Category: culture

Regeneration in Dumfries

 

How we can create confidence in our future”

The lessons we can learn from Glasgow and Edinburgh

How parts of the town centre look today

town-centre
Mid-Steeple and the High Street
vennel
Friars Vennel
high-st-infill
The North end of the High Street with Burns statue

Dumfries town centre has a mix of building styles, ages and types. Some re-developed buildings have a modern appearance, while others are more traditional.   A varied streetscape is created from buildings with a mixed appearance. Some individual buildings and vistas are pleasing, distinctive and make a strong contribution to the identity of the town. Property maintenance standards vary. Efforts have been made to improve the quality of public spaces, to improve the ground surfaces and to provide appropriate street furniture.
The businesses are a fairly typical retail mix. Towards either end of the High Street are two department stores. They are located in re-developed, modern buildings. These bigger shops and the Loreburne Centre act as  anchors and contain the main retail shopping area. The Loreburne Centre has a covered, indoor shopping arcade and shops which face directly onto the High Street.

southergate-centre
Southergate Centre

Re-development is proposed at the Southergate Centre.

Problem or opportunity?
UK shopping has changed. While this is reflected in a changed business mix, empty retail shops are more commonplace in many towns.
Despite several recent expensive efforts to improve things, parts of Dumfries town centre in and around the High Street continue to look neglected. There is a perception that some nearby towns have been able to manage things better. Amid expressions of concern, there is a wish for clarity on the best way to improve things.

If people no longer wish to use the town centre so much for retail shopping, what else could the area be used for? Who should control and regulate the use of this space – government, property owners, the public or a balanced mix? Should the town centre be re-purposed? What other town changes might also be necessary, and how should any new projects be balanced and managed? How would it be a better place for local people to use? What part should tourism and visitor attraction play? Crucially, how do we build agreement and make progress? Lastly and most important, who should pay for all this?
As an artist, and interested in visual things, I also hope for a solution which looks good and works well.

Other considerations
There is little housing in the town centre but a lot to the south and west. The Georgian town houses are now mostly offices. Near the town centre there are many Victorian buildings and a good deal of later, in-fill development. There has also been plenty of new housing in the suburbs. Lots of people clearly want to live in Dumfries.

There are two Scottish Tourist Board 3-star hotels close to the High Street and others a little further out. Dumfries has a profusion of other hotels and Guest Houses.
Close to the town centre are two cinemas, a refurbished theatre and a leisure centre. There are also a primary and secondary school at the northern edge.
While the town Centre is fairly busy during the day, at night, apart from the town centre pubs and night clubs, it is mostly unused.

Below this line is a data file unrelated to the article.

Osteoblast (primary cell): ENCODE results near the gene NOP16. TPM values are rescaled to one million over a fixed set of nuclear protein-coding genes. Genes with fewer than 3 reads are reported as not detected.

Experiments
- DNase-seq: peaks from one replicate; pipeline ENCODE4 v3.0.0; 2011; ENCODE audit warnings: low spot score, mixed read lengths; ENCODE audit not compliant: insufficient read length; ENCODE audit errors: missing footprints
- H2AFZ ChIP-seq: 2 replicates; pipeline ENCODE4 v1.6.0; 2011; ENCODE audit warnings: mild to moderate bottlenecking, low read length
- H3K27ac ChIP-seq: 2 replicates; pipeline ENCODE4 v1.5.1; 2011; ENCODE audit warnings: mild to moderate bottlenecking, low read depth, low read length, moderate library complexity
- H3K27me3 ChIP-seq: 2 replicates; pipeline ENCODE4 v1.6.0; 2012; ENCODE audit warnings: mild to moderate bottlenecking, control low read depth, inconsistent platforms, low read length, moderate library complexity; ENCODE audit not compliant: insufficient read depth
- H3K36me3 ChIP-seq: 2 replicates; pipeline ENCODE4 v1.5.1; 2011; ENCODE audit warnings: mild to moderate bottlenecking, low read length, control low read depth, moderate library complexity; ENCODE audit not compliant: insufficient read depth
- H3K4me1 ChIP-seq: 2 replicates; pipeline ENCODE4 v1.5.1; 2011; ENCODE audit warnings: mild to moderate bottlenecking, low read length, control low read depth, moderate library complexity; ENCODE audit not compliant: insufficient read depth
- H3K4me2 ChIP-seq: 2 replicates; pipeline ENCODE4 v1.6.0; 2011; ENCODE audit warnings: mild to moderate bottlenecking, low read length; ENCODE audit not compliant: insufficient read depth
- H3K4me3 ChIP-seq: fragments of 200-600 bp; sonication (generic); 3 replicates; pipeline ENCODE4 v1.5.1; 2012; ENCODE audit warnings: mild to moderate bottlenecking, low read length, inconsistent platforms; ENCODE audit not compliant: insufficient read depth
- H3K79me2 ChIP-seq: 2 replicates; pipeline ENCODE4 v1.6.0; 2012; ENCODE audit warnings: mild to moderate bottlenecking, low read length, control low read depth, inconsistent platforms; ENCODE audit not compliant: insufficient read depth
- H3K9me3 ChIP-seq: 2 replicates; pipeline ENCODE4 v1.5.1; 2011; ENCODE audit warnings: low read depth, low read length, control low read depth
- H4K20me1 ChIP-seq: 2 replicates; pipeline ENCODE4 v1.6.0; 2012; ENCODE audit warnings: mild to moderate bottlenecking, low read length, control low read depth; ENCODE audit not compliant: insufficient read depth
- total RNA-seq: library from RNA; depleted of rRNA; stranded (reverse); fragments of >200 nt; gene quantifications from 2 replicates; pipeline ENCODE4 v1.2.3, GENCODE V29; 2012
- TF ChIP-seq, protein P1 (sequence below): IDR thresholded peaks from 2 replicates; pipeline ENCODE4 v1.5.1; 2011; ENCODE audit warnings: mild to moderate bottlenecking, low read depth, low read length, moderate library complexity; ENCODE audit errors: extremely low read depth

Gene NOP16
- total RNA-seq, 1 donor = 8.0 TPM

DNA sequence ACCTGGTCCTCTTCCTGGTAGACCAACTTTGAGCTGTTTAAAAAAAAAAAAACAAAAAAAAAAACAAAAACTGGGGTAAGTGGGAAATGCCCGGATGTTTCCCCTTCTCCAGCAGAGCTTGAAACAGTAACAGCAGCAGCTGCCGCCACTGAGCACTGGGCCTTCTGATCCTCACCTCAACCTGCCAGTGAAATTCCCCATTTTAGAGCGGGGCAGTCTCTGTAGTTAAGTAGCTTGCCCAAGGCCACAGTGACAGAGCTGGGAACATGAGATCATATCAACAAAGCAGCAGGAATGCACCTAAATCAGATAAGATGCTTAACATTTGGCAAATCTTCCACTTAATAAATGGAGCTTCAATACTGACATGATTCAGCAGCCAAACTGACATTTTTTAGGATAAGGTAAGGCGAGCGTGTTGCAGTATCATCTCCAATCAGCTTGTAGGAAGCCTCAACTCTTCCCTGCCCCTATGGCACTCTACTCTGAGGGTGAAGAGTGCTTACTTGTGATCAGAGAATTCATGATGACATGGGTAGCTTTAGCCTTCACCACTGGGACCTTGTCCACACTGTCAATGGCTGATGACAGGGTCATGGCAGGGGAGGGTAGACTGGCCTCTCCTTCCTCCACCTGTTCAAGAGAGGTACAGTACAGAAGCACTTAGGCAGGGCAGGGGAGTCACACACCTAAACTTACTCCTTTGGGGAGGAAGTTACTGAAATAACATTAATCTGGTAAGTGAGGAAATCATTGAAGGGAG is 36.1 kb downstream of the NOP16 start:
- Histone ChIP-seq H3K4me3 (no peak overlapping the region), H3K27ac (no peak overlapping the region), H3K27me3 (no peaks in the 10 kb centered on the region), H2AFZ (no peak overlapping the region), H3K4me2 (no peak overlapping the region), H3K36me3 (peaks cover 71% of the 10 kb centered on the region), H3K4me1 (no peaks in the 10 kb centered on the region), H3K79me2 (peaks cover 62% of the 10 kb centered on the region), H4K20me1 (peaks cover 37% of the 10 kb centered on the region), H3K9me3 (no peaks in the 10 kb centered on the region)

Now lets compare Dumfries’s situation with that of Glasgow and Edinburgh.

How Glasgow has Changed
Glasgow was once a great manufacturing city. Now the shipyards are few, and the docks, steelworks, railway works and similar manufacturing industries have gone.
Thousands of workers jobs were lost.
When Glasgow lost these jobs, it also lost some of its self confidence and the city faced an uncertain future. Today a different and prosperous Glasgow is being made, perhaps symbolised by buildings such as the Armadillo, the Hydro and the tall new offices and hotels rising over the city centre. People may argue about how to continue to change Glasgow for the better, but I suspect there are not many who would argue that a corner has been turned in Glasgow’s history. Its a city which has acknowledged that some old industries and some of the old ways have gone. The past has, to some extent, been let go. Treasured bits are cherished and remembered, that’s an important thing to do. We shouldn’t deny the past, we acknowledge it.
Glasgow signalled its intention to move forward in a key event, the Garden Festival of 1988, and then won the City of Culture award in 1990. The garden festival was a strange experience. It was more a garden of curiosities, some of which had links to Glasgow’s past.

festival gateway
strange-gateway
gateway, exhibit and housing

 

 

 

 

 

autogyro-for-web
1930’s autogyro

Many exotic structures- a tower, a roller coaster, giant teapots and others, posed alongside Shona Kinloch’s witty sculptures of Glasgow Dogs.

wee-fat-dug
wee fat dug
dog-for-web
sniffing dug

The festival was a great success.

Now Glasgow is facing the future not the past, and is a shopping, event and tourist destination.

 

renfield-street
Buchanan Street shoppers

Its also still a busy place, and a place to do business. Glasgow is still a manufacturing centre. The riverside, so long derelict, is transforming, and some of the business and work focus of Glaswegians has moved to new places in the city or around it.
Now many people from Dumfries use Glasgow in preference to their own town for weekend shopping, such is the attraction. Crucially, Glasgow is now an all year round tourist destination.
Change in Edinburgh
Similarly in Edinburgh we see a year-round tourist industry which has become so successful that it almost swamps the city.

shoppers on Princes Street

Efforts are already in place to spin-off some of this tourism into other parts of Scotland. So how do we move forward in Dumfries?